Former South African Finance Minister Trevor Manuel warned the government against introducing permanent stipends for the poor without coming up with a sustainable source of revenue to fund them.
The nation’s shrinking tax base “can no longer bear all of the costs” of an unaffordable state wage bill and extended welfare benefits, Manuel, who is now chairman of insurer Old Mutual, said in an interview in Johannesburg on Thursday. There is also the risk that “you don’t develop the infrastructure and you don’t develop the jobs that create future employment,” he said.
The government began paying low-income households monthly grants of R350 after the onset of the coronavirus pandemic in 2020, and has renewed the temporary stipends several times since then. Last month, the grants were extended until the end of March 2024.
The National Treasury has so far resisted pressure from civil rights groups to make the payments permanent. Finance Minister Enoch Godongwana on Thursday said there’s a legitimate case to be made for shielding the poor against the impact of rising living costs, although the kind of support that should be provided and how to pay for it still needs to be determined.
Manuel, who served as finance minister from 1996 to 2009 and helped oversee the country’s longest period of economic growth on record, warned against increasing borrowing to fund grants and wages.
“You cannot borrow from the World Bank and from capital markets to finance these current expenditures,” he said. “It’ll be your complete undoing and it’ll fuel more and more populism.”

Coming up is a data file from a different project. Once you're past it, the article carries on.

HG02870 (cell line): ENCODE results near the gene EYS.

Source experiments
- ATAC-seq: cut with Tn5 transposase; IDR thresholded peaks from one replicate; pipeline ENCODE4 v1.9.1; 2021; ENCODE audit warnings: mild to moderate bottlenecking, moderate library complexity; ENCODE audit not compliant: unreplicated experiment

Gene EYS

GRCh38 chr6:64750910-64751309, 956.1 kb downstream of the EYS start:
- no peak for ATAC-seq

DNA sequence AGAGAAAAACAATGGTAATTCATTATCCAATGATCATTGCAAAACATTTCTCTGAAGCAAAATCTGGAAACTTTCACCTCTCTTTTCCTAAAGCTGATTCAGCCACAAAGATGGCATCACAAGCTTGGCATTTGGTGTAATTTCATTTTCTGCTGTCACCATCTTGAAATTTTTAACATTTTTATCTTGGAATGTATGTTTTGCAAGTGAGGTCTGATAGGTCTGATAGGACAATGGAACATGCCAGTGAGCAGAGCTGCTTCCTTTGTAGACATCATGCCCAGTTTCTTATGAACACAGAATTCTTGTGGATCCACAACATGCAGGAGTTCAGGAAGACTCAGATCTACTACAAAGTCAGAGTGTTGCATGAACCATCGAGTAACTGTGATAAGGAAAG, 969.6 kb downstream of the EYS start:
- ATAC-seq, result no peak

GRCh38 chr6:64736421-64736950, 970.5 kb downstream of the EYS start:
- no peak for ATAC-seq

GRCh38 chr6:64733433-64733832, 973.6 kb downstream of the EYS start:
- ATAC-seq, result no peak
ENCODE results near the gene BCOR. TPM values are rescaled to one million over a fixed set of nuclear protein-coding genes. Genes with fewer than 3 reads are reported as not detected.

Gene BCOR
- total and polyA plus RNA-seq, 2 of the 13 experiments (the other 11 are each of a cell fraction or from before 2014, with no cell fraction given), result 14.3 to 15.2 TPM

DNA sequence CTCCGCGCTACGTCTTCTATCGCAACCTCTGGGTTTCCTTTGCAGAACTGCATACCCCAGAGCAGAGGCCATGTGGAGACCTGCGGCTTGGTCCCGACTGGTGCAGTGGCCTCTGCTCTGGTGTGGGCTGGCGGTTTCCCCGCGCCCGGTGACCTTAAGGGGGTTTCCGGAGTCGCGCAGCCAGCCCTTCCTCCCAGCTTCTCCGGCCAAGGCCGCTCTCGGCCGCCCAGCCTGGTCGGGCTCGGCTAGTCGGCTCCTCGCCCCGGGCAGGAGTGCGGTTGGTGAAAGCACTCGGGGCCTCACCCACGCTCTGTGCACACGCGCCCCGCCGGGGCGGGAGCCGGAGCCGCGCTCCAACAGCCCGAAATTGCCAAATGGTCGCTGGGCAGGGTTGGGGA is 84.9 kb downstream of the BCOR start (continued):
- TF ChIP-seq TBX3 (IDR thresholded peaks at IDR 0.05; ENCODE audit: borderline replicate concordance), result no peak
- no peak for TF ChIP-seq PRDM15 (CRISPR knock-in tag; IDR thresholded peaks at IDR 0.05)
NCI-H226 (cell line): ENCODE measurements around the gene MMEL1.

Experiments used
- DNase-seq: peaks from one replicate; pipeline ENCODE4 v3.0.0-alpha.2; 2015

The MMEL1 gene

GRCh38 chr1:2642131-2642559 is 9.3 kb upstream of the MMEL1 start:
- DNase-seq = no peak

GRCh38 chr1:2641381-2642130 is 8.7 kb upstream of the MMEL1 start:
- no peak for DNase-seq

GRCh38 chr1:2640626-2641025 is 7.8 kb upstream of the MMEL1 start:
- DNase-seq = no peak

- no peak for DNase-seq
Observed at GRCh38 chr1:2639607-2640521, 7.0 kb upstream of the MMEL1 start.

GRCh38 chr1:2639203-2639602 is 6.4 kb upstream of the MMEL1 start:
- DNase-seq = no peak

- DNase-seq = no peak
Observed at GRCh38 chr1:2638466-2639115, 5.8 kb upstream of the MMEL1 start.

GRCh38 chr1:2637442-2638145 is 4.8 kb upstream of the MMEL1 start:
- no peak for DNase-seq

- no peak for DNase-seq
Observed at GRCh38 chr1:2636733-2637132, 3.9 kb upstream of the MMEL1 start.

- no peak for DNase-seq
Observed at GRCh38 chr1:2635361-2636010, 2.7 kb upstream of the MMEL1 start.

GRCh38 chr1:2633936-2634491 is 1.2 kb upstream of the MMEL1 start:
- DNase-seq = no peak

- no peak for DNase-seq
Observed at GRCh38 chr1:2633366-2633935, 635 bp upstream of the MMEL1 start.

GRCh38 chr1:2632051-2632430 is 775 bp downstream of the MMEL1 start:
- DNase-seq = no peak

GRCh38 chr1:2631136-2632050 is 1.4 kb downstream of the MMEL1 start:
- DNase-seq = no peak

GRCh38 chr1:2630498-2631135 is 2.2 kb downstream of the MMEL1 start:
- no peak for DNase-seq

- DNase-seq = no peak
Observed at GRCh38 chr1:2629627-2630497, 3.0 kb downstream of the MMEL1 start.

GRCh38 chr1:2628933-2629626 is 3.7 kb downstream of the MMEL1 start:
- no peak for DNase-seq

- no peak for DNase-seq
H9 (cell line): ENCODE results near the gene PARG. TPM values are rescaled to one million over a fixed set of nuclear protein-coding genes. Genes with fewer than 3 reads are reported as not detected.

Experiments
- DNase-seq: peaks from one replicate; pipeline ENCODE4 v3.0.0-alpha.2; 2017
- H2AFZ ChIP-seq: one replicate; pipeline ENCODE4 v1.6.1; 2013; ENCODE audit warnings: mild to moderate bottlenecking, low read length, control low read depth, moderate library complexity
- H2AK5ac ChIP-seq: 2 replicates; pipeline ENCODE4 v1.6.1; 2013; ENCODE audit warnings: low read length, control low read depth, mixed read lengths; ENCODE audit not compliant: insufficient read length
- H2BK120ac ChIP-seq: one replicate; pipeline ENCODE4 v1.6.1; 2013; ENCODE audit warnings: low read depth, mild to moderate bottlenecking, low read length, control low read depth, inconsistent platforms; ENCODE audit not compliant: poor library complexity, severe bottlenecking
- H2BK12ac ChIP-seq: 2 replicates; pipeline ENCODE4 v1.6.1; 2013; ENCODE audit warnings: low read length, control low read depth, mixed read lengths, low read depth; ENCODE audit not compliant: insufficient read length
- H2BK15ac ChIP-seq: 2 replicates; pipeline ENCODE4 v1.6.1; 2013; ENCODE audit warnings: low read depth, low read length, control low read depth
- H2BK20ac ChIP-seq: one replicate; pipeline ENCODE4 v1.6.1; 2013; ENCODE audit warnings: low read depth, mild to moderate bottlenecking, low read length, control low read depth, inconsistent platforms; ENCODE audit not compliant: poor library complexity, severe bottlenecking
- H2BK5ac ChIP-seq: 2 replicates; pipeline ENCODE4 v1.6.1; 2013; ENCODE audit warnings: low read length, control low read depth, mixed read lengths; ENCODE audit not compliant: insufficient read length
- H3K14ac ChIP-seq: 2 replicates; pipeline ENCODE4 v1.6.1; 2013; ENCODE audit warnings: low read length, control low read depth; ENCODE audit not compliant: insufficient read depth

- Manuel noted that there was growing impatience with the government over persisting low growth and high unemployment. “It is a very, very difficult situation and people expect governments to be able to resolve this. And the fiscal means just isn’t there.”
- Eskom, the embattled state power utility, needs to provide details of how it will use a bail-out that’s due to be announced in the budget in February. The government has undertaken to take over one-third to two-thirds of Eskom’s approximately R400 billion of debt.
- Eskom and other state companies are confronting more than just fiscal constraints. “If you think that the problem is only the lack of money, you’ve got it badly wrong.”
- Eskom’s plant performance “by any stretch of the imagination is atrocious. What accountability is there going to be for that? And the bulk of our problems seem to be at the level of generation before it gets a transmission or distribution. How do we fix that?”